The world honors the US labor movement on May 1. Why don’t we?



On this day some years ago, after I’d moved to Greece, some friends asked if I wanted to attend the May Day demonstrations with them in the center of Athens. When I asked what “May Day” was, one of them explained that it was International Labor Day.

“Oh,” I said, “In the States, we celebrate Labor Day in September.” I knew that May 1 was an ancient pagan holiday in Europe, but wasn’t sure about its significance for labor.

“Haven’t you ever heard of the Haymarket Affair?” they asked. It rang a faint bell somewhere, but I still failed to make the connection. My young Greek friends then gave me a brief American history lesson.


The first May Day

On May 1, 1886, in Chicago, socialists and anarchists demonstrated alongside disgruntled railroad workers, meatpackers and other major labor groups in the city. A procession of 80,000 workers marched down Michigan Avenue to champion one of the leading causes in labor at the time, the 8-hour workday. The 8-hour workday had actually been the law of the land since the 1860s. But the business leaders of Chicago’s Gilded Age had chosen to disregard this- and profited handsomely by it. Hence the march.

Chicago Police Inspector John Bonfield

May 1 passed peaceably enough. But on May 2, the workers did not simply go back to life and work as usual. Having gathered a head of steam, and with no concessions from the owner class, labor strikes continued throughout the city. This did not sit well with Chicago’s wealthy industrial elite, nor with Chicago Police Inspector John Bonfield, who was proudly on their payroll. Bonfield had a reputation as a strike buster, and even staged riots to keep shaking down his wealthy benefactors. On May 3, Bonfield’s strike-busting force set upon striking workers at the McCormick Harvesting Machine Company. The police fatally shot at least two workers and wounded many more.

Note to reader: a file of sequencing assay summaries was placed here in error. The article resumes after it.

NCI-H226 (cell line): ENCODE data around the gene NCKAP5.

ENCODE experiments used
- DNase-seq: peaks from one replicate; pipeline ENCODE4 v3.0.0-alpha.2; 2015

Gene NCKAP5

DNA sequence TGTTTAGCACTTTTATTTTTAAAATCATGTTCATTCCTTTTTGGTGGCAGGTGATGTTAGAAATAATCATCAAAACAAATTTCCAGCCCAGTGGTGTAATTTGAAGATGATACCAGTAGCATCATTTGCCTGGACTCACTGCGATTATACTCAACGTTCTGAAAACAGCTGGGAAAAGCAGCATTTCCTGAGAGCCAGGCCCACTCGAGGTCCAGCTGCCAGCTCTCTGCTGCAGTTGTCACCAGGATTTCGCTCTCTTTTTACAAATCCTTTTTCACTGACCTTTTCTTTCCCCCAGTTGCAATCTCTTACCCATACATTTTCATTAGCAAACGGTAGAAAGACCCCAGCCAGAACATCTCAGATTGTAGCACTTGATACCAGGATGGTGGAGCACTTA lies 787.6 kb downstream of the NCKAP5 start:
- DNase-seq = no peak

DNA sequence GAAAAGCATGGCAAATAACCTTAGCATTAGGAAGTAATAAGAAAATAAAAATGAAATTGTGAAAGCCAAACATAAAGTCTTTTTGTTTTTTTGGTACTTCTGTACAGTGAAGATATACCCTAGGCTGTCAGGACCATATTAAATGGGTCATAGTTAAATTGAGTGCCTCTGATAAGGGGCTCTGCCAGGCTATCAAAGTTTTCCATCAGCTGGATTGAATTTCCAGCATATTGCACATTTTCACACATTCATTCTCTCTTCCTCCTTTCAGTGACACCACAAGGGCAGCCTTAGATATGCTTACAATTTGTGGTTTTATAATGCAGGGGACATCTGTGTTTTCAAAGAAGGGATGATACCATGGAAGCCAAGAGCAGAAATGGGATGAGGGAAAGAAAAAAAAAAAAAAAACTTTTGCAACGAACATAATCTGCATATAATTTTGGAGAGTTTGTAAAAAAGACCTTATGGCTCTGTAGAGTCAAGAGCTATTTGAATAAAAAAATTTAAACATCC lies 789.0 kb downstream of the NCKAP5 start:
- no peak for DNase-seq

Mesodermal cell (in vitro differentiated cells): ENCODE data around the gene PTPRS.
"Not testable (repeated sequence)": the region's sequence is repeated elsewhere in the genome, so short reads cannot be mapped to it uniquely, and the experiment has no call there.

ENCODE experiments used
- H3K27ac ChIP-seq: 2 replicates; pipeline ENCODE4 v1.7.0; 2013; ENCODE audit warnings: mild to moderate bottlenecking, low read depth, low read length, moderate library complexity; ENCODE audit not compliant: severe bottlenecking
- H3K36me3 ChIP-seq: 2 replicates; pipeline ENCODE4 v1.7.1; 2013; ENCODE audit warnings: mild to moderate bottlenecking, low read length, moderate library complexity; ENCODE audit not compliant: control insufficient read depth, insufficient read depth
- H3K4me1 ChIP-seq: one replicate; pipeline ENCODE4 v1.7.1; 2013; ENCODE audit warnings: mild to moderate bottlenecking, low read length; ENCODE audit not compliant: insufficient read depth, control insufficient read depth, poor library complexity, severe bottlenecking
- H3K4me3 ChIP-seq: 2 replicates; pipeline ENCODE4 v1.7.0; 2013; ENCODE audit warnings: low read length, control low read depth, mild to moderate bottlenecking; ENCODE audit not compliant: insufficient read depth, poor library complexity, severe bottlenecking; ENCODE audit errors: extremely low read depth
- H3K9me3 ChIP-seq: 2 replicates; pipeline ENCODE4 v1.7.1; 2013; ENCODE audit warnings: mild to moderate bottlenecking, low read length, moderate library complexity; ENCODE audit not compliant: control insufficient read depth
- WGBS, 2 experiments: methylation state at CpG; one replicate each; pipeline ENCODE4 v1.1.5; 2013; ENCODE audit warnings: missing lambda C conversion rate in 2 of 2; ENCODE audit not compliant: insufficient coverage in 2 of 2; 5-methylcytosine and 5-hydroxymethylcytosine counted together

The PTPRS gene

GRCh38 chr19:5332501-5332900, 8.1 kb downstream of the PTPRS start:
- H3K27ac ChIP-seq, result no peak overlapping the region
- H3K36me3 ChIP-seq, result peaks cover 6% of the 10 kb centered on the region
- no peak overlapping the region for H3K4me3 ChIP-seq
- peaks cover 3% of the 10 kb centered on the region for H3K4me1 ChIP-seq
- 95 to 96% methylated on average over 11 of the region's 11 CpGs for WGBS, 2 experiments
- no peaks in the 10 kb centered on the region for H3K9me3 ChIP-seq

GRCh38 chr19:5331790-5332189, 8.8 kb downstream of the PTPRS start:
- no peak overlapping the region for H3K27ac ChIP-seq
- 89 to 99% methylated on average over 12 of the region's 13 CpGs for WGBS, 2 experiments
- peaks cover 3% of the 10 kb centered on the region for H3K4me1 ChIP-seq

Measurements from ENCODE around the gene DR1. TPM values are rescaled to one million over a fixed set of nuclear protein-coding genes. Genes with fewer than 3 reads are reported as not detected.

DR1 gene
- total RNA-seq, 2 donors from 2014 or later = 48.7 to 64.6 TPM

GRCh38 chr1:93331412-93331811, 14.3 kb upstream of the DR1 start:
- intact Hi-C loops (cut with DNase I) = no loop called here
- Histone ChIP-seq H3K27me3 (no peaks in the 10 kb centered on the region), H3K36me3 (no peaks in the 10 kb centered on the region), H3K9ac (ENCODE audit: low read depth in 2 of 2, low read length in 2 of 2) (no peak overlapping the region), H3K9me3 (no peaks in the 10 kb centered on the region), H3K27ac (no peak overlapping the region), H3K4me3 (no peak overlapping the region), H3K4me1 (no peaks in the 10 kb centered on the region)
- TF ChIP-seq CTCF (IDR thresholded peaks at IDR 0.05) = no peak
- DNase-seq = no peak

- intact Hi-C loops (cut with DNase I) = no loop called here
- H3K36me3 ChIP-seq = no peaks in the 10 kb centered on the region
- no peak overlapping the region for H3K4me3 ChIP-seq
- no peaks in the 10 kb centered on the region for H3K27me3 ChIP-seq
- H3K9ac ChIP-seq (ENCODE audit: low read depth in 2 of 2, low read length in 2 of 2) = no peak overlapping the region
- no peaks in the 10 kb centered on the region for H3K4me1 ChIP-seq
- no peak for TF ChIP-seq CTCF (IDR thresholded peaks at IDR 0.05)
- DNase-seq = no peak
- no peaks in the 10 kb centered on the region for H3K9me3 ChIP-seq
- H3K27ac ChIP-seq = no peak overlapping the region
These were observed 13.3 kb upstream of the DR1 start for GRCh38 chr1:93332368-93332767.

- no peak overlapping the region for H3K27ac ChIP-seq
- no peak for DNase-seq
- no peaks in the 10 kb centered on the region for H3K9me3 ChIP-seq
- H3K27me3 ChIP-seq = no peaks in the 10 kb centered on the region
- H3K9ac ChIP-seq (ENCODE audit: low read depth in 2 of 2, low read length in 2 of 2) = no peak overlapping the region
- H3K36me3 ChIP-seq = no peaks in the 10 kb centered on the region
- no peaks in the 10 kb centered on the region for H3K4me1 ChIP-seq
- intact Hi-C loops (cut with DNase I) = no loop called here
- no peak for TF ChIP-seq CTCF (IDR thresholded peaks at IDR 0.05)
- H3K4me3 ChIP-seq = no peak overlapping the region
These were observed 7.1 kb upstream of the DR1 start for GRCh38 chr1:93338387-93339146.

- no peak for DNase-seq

August Spies, a German immigrant and anarchist, witnessed the massacre. Spies published a German-language paper, Arbeiter Zeitung (or Workers’ Times). He was a collaborator of Albert Parsons (originally of Montgomery, AL), who published the anarchist workers’ paper The Alarm. The two men published a flier in English and German calling for a mass demonstration the next day, May 4, at Chicago’s Haymarket Square. Their intention was to peacefully air grievances about the McCormick killings and many other acts of police brutality against striking workers and union organizers in recent years.


The Haymarket Affair

The May 4 gathering of about 2,500, though charged, was initially peaceful. Chicago’s popular mayor, Carter Harrison, even attended its 7:30pm commencement, receiving cheers from the crowd. Harrison soon took his leave, anticipating no trouble. Several speakers took the podium, including Spies, Parsons, and Samuel Fielden, a British-born socialist and Methodist lay preacher. Around 10:30pm, following Fielden’s speech, police led by Inspector Bonfield converged on the gathering, already dwindling due to the late hour and a turn in the weather. Bonfield ordered the crowd to disperse, disregarding Fielden’s protestations that the gathering was peaceful.